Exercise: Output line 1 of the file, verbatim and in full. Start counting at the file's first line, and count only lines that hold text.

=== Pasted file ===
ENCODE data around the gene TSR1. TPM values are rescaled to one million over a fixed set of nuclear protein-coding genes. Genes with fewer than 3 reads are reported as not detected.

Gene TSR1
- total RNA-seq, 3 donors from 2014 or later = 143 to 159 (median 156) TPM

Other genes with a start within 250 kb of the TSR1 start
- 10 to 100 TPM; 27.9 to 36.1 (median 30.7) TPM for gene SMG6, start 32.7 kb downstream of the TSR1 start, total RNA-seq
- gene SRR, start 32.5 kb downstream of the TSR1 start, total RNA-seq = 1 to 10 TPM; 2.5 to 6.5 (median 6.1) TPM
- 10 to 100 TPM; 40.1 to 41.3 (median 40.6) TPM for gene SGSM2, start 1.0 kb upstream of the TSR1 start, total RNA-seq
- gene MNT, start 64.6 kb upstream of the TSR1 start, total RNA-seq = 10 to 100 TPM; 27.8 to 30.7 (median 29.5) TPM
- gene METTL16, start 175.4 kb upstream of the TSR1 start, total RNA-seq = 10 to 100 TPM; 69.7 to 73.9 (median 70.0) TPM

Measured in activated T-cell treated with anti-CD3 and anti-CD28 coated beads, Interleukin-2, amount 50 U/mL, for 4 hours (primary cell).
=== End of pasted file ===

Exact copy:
ENCODE data around the gene TSR1. TPM values are rescaled to one million over a fixed set of nuclear protein-coding genes. Genes with fewer than 3 reads are reported as not detected.